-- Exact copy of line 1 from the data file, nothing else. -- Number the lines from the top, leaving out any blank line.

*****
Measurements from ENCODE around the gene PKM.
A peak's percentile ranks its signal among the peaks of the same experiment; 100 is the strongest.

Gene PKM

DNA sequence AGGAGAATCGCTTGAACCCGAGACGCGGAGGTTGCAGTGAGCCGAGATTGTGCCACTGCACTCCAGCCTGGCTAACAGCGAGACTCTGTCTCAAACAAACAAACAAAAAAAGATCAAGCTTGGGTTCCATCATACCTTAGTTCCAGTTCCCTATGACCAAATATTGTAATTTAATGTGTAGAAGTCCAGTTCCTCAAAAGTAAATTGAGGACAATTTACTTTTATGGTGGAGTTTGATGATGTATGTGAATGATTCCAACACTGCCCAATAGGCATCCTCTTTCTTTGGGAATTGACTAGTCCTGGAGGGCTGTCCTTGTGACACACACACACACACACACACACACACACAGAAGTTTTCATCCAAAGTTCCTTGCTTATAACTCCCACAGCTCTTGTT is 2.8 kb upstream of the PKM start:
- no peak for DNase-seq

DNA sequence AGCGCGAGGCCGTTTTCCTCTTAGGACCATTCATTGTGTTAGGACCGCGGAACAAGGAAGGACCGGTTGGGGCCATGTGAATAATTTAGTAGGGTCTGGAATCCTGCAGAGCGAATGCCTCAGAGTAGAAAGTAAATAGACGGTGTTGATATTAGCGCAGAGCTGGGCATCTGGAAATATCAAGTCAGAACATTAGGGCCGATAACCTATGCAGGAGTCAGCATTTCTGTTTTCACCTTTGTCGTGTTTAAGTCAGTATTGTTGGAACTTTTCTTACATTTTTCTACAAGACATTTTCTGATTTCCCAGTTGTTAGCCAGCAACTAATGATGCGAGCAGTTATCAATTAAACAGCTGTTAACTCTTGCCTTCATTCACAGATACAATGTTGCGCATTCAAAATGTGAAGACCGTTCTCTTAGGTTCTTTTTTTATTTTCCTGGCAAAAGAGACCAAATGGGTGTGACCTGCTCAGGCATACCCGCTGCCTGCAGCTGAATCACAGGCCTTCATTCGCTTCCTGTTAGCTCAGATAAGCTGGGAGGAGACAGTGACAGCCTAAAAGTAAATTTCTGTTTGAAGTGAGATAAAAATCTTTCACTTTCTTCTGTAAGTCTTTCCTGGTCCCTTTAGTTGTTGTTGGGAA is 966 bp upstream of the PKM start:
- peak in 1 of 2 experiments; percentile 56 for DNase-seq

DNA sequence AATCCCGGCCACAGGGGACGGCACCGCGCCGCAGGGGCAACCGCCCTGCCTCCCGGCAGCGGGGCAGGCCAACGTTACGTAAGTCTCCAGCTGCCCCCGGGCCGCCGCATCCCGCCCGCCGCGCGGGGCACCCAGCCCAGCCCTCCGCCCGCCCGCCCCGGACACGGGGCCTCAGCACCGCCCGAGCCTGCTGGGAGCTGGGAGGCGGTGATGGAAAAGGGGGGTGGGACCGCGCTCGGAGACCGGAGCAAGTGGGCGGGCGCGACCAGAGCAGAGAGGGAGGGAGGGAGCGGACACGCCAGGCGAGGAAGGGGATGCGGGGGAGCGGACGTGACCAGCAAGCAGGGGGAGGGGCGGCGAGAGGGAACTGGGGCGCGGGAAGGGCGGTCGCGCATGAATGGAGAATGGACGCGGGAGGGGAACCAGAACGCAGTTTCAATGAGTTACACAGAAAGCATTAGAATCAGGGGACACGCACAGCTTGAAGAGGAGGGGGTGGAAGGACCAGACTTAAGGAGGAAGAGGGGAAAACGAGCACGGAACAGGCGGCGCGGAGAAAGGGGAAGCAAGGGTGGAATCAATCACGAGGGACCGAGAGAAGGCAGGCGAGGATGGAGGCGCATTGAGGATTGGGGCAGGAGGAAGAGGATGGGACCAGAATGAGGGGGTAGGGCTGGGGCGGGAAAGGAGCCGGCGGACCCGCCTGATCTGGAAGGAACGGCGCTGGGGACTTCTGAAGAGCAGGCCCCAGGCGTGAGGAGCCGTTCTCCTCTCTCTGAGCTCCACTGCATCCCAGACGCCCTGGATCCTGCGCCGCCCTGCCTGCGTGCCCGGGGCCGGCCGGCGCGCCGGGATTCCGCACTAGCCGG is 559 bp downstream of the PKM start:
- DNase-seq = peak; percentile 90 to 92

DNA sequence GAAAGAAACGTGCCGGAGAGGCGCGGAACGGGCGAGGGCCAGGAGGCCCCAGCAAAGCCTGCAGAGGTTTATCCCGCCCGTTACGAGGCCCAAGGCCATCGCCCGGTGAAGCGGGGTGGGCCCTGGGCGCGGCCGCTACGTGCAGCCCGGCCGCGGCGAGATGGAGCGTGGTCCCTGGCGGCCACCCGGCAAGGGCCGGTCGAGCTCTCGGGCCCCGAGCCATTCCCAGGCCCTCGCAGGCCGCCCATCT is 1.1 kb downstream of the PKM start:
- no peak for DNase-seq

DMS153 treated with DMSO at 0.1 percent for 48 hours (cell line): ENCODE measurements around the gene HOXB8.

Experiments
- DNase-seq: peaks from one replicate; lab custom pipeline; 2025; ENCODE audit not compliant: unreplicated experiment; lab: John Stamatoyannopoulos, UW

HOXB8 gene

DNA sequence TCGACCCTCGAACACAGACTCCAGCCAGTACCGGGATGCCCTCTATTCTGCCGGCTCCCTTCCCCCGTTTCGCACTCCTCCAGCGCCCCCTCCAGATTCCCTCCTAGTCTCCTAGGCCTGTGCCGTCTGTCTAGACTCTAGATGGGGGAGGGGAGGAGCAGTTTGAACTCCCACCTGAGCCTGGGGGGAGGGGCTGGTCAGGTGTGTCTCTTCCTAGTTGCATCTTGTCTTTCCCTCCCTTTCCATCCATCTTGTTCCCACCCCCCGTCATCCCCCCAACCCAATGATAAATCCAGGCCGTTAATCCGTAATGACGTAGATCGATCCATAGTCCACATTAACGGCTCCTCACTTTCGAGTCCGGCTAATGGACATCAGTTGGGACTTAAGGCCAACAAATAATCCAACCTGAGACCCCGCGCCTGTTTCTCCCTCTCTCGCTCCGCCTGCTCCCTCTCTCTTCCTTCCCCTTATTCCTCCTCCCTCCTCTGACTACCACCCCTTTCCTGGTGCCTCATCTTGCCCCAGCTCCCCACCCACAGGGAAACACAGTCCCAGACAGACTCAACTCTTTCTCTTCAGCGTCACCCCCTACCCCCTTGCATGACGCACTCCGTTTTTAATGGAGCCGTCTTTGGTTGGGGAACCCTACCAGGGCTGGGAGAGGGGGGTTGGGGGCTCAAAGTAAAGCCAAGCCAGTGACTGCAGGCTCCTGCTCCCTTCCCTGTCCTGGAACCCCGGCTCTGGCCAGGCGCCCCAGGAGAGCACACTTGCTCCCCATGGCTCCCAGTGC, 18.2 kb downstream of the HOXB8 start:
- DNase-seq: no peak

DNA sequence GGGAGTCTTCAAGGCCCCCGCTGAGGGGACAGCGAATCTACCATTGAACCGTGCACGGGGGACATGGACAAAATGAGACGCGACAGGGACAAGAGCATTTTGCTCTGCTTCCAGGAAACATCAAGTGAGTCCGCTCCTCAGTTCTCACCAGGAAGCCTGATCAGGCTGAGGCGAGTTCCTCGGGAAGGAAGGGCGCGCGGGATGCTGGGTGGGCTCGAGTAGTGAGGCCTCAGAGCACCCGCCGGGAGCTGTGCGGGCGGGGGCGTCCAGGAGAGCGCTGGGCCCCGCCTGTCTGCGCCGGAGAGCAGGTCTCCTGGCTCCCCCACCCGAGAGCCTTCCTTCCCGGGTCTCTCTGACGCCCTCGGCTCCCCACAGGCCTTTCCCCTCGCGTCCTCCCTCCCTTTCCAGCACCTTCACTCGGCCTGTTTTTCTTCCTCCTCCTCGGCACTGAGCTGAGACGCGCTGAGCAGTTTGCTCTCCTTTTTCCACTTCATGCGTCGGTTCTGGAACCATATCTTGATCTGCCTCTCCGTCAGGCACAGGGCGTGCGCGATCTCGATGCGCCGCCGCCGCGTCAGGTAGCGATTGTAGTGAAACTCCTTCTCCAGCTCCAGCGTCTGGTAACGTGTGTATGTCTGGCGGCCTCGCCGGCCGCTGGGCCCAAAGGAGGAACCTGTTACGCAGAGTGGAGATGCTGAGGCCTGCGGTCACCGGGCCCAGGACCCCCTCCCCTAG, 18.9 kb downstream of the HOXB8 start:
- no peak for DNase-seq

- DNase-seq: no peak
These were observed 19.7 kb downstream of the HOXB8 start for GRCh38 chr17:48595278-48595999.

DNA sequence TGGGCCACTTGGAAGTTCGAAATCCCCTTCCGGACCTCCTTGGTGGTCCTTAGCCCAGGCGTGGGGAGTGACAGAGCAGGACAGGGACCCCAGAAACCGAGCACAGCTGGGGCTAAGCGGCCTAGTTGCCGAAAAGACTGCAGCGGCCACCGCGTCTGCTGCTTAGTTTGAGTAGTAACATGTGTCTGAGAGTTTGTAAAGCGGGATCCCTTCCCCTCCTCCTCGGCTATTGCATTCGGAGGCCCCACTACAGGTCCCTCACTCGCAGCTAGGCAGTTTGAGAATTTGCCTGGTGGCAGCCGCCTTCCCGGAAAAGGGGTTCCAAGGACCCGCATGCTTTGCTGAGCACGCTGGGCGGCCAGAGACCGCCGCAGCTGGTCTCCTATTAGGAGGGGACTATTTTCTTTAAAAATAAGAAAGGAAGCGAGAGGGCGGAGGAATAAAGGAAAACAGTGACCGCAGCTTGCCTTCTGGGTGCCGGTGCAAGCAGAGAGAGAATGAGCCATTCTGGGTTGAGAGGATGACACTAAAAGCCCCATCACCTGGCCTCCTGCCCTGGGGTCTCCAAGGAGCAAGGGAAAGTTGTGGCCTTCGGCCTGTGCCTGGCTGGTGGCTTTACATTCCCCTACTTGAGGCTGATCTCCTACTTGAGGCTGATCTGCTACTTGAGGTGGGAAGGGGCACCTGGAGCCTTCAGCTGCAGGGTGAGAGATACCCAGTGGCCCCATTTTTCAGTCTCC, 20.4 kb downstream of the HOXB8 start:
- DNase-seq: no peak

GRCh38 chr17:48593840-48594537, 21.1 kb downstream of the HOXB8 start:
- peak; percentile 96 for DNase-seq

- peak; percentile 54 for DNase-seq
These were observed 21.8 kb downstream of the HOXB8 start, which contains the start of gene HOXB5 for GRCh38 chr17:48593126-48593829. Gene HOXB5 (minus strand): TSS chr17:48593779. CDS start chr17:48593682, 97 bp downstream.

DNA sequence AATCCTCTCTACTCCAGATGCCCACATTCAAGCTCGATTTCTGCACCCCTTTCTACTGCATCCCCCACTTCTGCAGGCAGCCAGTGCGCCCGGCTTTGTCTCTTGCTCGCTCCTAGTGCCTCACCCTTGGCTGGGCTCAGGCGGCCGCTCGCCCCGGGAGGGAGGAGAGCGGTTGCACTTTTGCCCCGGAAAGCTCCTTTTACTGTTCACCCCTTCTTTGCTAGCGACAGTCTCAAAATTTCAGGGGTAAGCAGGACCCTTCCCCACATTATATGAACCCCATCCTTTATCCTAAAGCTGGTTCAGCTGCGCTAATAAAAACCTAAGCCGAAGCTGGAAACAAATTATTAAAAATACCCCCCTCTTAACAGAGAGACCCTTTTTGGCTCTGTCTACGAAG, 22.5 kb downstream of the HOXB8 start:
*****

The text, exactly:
Measurements from ENCODE around the gene PKM.